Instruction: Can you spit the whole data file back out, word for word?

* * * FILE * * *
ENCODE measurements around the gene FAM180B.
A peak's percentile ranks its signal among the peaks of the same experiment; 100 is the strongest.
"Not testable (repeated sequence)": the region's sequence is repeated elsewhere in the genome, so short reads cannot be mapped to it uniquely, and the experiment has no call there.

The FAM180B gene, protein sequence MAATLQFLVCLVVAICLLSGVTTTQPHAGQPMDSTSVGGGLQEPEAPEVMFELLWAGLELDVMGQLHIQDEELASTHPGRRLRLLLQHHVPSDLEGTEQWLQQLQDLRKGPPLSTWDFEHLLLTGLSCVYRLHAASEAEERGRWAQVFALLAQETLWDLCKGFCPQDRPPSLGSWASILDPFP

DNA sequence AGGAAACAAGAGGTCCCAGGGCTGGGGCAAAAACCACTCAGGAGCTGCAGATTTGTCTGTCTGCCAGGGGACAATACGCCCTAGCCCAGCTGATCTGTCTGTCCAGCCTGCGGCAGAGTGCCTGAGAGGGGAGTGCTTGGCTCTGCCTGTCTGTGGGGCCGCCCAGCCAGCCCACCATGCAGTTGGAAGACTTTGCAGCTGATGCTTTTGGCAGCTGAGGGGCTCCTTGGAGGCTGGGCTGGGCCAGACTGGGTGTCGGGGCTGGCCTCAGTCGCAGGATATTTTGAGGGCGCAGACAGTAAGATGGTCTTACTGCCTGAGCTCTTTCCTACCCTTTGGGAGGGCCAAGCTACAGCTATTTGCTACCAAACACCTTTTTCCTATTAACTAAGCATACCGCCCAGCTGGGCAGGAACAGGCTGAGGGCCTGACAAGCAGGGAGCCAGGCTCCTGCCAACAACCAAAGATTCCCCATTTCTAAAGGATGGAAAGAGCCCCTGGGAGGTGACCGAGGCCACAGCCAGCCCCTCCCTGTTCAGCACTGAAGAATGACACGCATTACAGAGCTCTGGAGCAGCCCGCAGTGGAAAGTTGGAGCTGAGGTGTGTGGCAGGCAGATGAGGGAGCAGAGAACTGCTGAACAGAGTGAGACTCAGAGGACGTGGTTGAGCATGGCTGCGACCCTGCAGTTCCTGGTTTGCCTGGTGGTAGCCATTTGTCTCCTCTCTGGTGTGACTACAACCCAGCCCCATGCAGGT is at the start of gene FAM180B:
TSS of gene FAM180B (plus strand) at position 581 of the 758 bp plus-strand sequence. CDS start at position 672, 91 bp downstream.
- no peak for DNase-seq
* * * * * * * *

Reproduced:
ENCODE measurements around the gene FAM180B.
A peak's percentile ranks its signal among the peaks of the same experiment; 100 is the strongest.
"Not testable (repeated sequence)": the region's sequence is repeated elsewhere in the genome, so short reads cannot be mapped to it uniquely, and the experiment has no call there.

The FAM180B gene, protein sequence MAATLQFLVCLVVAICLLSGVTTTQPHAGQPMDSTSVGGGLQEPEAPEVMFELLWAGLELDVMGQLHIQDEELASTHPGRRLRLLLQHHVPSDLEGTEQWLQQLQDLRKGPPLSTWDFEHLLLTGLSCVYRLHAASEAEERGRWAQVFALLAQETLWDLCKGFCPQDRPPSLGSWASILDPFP

DNA sequence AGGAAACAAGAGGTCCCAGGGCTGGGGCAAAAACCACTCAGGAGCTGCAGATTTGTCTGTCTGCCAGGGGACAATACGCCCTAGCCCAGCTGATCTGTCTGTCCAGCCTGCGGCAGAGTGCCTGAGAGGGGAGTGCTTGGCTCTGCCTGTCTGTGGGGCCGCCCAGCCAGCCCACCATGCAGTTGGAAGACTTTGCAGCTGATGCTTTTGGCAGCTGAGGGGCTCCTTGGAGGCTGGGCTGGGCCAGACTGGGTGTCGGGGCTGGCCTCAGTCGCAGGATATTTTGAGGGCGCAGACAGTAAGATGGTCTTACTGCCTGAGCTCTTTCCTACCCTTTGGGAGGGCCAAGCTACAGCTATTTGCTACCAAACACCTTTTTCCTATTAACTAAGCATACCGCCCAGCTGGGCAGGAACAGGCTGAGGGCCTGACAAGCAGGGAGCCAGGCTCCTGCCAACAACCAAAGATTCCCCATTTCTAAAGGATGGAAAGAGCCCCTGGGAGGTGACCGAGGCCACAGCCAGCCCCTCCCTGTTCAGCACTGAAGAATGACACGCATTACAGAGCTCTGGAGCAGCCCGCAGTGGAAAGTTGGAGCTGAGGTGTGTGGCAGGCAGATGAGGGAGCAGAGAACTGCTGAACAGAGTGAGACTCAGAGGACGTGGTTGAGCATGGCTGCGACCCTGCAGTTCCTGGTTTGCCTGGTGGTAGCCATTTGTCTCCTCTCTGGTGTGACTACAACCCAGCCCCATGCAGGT is at the start of gene FAM180B:
TSS of gene FAM180B (plus strand) at position 581 of the 758 bp plus-strand sequence. CDS start at position 672, 91 bp downstream.
- no peak for DNase-seq